It isn’t my expertise, and one of the biggest challenges I always had as an elementary teacher was being expected to teach all subjects extremely well, when the reality is that I didn’t really like math, so I don’t think I was the best teacher for my students in that subject.
Even though I gave it my best shot and got creative with teaching it to make it more fun for me and therefore for my students, I think that this part of teaching online is actually a huge gift in that it may be allowing teachers to teach more to their area of specialization and interest, so everyone can benefit from that!
Teaching online requires a lot more time than teaching in the classroom because you aren’t just teaching a lesson – you’re also often teaching the tech behind the lesson so the kids can actually do what you’re asking them to.
So, taking on only a couple of subjects each can take a huge burden off of everyone and help everyone to feel more a part of a team than having to figure it all out alone – and further isolating ourselves during what is already a lonely time for many people.
Suggest weekly team meetings.
Here’s what I mean: Just as you would likely do when you are teaching in the classroom, simply meeting face-to-face, even when it’s virtual, can help everyone to feel more a part of a team. This is especially true when likely everyone is struggling with tech in some way.
Weekly team meetings to talk about what you’re struggling with and resources you’ve found to help with those challenges can take the stress off of everyone and give you a way to trouble-shoot together.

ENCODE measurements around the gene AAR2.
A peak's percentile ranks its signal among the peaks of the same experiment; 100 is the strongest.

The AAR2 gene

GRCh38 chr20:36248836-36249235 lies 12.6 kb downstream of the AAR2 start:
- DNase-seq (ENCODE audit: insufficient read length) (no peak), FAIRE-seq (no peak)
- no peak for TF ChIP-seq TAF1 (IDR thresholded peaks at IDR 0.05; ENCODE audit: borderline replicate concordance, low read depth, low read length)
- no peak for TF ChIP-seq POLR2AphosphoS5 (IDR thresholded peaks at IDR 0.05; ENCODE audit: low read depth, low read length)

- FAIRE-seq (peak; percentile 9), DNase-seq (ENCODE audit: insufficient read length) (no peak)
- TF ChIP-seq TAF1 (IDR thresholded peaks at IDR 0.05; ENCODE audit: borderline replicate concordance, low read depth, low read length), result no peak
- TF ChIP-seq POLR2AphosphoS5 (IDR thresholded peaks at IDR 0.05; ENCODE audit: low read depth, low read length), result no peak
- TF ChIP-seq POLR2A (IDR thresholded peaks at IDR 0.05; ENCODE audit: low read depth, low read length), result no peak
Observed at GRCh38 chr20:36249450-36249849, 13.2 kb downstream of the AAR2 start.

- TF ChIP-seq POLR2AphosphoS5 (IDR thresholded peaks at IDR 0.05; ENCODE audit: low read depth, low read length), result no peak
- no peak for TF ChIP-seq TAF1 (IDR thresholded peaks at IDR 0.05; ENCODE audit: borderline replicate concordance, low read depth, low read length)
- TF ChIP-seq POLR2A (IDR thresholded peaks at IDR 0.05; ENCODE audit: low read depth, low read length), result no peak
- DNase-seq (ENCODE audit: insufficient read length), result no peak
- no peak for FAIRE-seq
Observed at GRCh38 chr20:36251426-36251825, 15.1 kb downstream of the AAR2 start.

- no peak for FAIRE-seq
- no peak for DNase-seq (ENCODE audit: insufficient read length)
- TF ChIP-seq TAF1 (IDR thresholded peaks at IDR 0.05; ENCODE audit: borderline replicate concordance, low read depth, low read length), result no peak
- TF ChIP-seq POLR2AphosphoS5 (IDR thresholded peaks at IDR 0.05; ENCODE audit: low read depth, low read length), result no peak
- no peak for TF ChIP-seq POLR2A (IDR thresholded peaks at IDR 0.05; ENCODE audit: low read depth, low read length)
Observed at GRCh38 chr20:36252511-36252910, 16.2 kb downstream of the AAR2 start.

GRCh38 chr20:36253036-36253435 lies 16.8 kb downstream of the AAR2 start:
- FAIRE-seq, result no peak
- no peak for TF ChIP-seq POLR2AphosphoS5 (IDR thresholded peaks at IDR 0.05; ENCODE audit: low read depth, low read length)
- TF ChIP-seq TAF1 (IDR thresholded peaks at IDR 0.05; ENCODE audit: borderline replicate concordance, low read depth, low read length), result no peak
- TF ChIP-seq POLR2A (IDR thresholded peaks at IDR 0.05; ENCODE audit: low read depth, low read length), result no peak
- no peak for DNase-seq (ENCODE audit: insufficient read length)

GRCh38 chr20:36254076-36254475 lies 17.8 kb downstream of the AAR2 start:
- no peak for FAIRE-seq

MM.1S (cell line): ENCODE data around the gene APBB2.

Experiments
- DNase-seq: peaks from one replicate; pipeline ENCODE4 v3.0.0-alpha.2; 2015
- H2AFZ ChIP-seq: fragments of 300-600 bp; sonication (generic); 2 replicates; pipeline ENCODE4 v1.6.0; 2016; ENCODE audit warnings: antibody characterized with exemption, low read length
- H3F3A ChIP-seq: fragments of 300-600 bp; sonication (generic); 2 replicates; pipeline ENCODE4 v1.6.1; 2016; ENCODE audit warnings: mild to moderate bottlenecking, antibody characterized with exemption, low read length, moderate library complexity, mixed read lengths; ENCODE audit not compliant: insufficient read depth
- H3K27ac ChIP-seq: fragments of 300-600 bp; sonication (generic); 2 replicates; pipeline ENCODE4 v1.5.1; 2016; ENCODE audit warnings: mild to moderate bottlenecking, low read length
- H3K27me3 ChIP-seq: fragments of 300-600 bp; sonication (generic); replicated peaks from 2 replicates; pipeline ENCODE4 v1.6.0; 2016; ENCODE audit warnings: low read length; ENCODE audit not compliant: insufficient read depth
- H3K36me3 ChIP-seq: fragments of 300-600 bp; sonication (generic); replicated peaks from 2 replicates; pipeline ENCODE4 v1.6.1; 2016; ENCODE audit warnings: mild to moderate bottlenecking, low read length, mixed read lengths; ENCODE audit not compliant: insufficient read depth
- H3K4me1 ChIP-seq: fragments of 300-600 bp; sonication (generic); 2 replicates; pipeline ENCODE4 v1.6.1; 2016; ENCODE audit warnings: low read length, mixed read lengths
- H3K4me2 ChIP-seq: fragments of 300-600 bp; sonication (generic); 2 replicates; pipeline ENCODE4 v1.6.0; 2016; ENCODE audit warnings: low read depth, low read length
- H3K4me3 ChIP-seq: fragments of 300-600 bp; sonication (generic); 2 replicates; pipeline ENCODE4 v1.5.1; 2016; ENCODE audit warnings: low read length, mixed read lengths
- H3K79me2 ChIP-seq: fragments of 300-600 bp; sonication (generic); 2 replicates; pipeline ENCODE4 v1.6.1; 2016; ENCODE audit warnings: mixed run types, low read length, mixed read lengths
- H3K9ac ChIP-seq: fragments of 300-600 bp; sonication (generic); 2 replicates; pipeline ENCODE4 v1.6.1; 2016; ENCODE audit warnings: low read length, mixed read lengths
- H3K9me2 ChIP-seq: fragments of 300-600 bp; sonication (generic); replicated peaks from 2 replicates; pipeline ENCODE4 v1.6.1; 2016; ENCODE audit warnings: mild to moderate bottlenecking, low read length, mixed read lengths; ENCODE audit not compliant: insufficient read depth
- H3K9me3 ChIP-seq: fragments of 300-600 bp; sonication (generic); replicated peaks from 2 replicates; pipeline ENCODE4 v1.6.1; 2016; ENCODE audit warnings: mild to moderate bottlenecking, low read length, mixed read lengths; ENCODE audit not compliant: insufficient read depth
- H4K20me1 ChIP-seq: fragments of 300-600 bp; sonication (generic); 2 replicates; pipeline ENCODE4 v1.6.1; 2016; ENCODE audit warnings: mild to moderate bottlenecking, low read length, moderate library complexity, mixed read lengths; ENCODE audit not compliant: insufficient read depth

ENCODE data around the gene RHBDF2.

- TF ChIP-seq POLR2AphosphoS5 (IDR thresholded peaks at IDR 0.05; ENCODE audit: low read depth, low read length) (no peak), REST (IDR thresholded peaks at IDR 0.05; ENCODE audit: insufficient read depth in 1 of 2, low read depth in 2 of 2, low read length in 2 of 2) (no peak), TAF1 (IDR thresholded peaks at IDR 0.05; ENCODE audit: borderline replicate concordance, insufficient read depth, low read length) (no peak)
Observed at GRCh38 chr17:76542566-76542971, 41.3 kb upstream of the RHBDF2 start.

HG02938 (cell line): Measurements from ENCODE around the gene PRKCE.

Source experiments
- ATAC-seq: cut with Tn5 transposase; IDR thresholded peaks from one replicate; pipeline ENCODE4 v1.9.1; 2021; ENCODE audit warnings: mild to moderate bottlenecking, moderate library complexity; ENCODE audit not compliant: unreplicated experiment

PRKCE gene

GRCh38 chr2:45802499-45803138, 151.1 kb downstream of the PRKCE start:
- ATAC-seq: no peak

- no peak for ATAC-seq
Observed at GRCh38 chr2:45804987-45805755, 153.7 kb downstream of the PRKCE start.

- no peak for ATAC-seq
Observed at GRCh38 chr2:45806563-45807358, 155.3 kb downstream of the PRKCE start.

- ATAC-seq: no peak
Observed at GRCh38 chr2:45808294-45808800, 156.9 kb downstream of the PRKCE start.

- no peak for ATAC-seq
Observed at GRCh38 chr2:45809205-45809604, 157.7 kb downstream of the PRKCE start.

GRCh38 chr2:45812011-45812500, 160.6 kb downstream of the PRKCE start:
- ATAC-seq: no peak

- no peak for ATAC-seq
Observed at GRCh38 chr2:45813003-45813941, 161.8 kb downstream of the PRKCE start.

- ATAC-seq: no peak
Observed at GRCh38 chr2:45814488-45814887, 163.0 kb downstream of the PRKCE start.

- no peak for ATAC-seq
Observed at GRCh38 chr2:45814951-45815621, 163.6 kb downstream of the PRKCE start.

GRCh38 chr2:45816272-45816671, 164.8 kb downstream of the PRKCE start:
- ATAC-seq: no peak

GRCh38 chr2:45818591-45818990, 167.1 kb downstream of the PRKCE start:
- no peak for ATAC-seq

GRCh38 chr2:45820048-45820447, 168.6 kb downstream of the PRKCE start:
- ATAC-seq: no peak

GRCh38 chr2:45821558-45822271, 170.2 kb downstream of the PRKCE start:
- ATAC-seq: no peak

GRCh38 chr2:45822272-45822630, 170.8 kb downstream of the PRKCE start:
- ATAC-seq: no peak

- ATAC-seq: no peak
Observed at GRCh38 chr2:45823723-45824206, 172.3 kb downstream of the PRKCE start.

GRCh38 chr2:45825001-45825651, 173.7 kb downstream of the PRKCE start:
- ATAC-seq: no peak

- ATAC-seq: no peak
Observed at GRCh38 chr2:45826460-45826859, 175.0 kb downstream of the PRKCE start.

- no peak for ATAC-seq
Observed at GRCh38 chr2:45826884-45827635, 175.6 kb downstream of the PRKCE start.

From what I’ve learned from a lot of my experienced teacher friends who are teaching online and using the team-planning approach, they have found that meeting every Wednesday works really well to plan out the next week.
Tthey meet online on Wednesday evenings to plan out the curriculum objectives they will cover for the following week in each subject area. They then have Thursday and Friday to put their lessons together for the following week, with the understanding that everything needs to be prepared and uploaded into their Google File by Friday at 3:00 pm.
Then, everyone can go in and grab what they need to set up their schedule, either last thing in the afternoon on Friday, or on Saturday morning, to be ready for the following week.
I’m not suggesting this is exactly what you should do, but I’m sharing it as an example of what is working really well for a team of teachers that I know.
So, think about how this might work for you.
How could you set up or suggest some kind of a team planning schedule that would lighten the load for everyone?
Be aware of top-dog syndrome.
Now, you might be listening to all of this and thinking, “Whoa Lori, you don’t realize. I’m the new kid here and there’s no way they are going to listen to ideas from me. There’s a lead teacher in our grade level and she calls all of the shots.”
I totally get it. And I can tell you right now that if this is you, the situation you are finding yourself in is not much different than the one I found myself in when I had to move in high school – seriously.
I had to move from a high school where I had just been elected vice president – I was going into 11th grade - so for my American friends, I was moving right when I was going into my junior year. I had a best friend, and a whole circle of friends I loved, and a boyfriend, and there was no way I wanted to move to a new high school. But I had to. I had no choice.